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from the chronology

date event locations tags see also
1898 (In the year) The Tarbíyat School for boys was established in Tihrán by the Bahá'ís. [BBD221] Tihran; Iran Tarbiyat School; Bahai schools; Social and economic development
1900 (In the year) Sarah Farmer put Green Acre at the disposal of the Bahá'ís after her pilgrimage to `Akká in 1900. [BFA2:144–5; GPB261]
  • After 1900 Green Acre effectively became the site of the first Bahá'í summer school in the world, although it was not officially so until 1929. [BBRSM:104; BW5:29–30; SBBH1:125]
  • Eliot; Maine; United States Sarah Farmer; Green Acre; First summer and winter schools
    1902 28 Nov Construction began on the Mashriqu'l-Adhkár of `Ishqábád with the laying of its cornerstone. [BFA2:116-17; YSxvii]
  • BBRXXX says this was 12 December. The discrepancy may lie in the use of two different calendars.
  • The foundation stone was laid in the presence of General Subotich, governor-general of Turkistan. [BFA2:116–17; GPB300; see discussion of Krupatkin vs Subotich in The City of Love: Ishqábád and the Institution of the Mashriqu'l-Adhkár by Bruce Whitmore] Also see BBR442-443 for the account of a Russian official, A D Kalmykov who says it was General Subotich.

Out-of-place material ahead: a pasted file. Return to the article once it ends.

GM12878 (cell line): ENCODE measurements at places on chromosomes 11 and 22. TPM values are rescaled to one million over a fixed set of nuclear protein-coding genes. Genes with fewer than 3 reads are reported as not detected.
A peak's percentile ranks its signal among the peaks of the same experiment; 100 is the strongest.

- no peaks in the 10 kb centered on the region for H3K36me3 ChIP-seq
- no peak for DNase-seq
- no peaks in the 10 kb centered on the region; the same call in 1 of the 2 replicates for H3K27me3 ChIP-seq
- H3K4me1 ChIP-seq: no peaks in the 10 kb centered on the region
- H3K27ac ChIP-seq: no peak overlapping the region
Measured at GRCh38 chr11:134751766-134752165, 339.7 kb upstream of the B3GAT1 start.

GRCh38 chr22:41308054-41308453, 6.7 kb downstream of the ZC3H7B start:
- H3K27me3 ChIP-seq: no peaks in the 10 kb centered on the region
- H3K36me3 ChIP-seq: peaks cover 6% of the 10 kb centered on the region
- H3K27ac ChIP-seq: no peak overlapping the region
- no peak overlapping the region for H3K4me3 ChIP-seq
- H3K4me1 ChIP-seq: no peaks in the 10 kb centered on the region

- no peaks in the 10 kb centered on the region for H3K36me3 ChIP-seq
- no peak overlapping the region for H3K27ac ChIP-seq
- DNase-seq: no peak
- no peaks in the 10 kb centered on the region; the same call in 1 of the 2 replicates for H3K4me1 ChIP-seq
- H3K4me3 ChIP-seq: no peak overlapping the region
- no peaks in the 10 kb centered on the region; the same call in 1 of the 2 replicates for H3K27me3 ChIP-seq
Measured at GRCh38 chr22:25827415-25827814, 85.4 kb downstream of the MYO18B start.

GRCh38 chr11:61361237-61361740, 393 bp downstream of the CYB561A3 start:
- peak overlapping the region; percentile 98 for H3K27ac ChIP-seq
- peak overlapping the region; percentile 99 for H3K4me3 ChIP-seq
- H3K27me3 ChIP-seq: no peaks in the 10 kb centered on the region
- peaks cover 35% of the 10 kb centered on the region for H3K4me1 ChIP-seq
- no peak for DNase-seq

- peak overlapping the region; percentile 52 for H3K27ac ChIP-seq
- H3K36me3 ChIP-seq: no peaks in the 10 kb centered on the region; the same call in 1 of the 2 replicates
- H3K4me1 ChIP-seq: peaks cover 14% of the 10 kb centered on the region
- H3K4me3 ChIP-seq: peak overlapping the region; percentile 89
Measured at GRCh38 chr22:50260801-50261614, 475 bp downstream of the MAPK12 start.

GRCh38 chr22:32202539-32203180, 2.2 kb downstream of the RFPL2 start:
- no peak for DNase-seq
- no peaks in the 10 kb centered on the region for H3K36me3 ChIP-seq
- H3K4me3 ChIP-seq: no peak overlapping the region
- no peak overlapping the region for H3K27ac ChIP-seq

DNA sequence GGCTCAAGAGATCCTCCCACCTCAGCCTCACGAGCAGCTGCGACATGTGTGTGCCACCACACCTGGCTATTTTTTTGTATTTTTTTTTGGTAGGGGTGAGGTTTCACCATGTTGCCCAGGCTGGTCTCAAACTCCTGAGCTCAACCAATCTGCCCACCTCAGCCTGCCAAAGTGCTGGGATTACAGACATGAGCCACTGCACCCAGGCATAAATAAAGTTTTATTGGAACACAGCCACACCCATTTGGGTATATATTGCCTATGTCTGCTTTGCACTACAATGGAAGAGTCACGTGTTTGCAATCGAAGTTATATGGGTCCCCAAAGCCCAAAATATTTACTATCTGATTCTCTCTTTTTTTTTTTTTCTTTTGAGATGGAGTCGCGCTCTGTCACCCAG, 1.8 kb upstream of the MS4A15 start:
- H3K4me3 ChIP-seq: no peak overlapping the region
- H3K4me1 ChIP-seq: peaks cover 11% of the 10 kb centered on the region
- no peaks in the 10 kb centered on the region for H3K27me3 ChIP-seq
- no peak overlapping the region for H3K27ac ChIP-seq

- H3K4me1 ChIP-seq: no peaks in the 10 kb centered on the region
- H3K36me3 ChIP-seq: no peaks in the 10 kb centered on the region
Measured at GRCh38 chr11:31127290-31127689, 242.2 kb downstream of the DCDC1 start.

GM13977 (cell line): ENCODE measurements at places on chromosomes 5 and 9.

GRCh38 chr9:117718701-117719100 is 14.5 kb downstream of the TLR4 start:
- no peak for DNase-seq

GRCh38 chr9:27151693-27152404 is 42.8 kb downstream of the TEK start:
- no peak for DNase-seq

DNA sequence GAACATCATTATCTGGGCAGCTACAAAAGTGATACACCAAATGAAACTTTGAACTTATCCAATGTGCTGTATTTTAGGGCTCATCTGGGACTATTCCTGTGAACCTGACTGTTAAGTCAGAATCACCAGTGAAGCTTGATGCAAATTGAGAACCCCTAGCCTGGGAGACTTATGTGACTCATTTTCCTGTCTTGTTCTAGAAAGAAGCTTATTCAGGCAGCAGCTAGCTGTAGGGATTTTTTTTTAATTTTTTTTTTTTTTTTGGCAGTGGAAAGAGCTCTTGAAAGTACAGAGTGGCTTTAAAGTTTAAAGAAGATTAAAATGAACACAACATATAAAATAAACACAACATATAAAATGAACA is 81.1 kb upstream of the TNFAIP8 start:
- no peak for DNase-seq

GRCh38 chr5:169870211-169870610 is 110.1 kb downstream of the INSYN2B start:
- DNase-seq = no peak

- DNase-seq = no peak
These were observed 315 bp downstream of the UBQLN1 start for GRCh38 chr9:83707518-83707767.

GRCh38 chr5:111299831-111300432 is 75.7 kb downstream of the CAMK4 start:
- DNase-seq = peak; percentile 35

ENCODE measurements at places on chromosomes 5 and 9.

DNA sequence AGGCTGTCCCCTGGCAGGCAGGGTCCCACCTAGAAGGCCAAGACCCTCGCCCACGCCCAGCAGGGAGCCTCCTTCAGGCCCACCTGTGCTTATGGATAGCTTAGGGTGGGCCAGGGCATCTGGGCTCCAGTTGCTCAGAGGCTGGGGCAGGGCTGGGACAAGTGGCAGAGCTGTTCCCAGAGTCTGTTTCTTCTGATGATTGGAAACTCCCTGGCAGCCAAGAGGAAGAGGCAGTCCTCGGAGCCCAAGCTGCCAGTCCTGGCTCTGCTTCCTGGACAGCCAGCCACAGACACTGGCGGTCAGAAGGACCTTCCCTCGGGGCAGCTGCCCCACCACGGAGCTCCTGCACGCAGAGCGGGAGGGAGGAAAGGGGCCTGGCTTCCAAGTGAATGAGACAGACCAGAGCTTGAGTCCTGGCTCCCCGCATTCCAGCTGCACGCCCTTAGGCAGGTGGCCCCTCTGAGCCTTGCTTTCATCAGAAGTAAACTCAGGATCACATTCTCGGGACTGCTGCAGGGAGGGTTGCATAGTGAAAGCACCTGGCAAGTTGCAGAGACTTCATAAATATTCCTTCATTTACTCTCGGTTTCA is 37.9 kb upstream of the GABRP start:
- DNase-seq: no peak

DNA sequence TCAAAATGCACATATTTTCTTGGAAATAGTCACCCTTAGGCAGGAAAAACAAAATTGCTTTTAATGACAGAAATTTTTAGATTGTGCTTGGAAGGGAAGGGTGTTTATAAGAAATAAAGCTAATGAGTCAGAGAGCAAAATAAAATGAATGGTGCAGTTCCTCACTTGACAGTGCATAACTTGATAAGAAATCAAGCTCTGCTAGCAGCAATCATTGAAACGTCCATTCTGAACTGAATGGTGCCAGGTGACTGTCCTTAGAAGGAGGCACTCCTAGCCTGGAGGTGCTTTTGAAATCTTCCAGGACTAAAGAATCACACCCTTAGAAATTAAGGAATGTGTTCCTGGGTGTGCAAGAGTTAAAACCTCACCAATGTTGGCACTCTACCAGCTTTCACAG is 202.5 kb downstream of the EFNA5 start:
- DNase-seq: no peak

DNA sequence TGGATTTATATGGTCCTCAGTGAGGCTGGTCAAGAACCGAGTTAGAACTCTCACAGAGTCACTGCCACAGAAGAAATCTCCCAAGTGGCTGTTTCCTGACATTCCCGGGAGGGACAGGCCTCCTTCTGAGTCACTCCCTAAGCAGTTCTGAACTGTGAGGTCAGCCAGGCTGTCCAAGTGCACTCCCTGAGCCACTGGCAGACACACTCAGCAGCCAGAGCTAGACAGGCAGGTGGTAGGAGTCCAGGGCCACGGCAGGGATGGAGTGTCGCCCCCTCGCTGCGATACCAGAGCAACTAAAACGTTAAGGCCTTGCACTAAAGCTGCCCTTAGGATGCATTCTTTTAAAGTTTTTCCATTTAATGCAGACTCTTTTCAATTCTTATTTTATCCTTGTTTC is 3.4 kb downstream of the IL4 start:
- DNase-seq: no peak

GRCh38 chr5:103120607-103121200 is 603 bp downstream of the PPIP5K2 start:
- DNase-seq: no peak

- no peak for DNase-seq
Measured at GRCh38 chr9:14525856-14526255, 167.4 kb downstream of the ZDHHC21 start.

• `Abdu'l-Bahá commissioned Hájí Mírzá Muhammad-Taqí, the Vakílu'd-Dawlih, son of Hájí Siyyid Muhammad, the uncle of the Báb for whom Bahá'u'lláh had revealed The Kitáb-i-Íqán, to be in charge of the project. He largely paid for it. [AB109]
  • `Abdu'l-Bahá Himself delineated the general design and a Russian architect, Volkov, planned and executed the details of the construction. [AB109–10; Universal House of Justice 20 June 1991 para 8]
  • A meeting hall and some of its dependencies had been built before 1900.
  • The dependencies included two Bahá'í schools, a travellers' hostel, a medical dispensary and Hazíratu'l-Quds. [BBD122; BBR442; BBRSM:91]
  • For a Western account of this see BBR442–3.
  • See jacket of BBR for a photograph of work on the Temple.
  • See the message of the Universal House of Justice dated 1 August, 2014 for more on the Mashriqu'l-Adhkár in `Ishqábád.
  • Specifics
      Location: In the heart of the city of `Ishqábád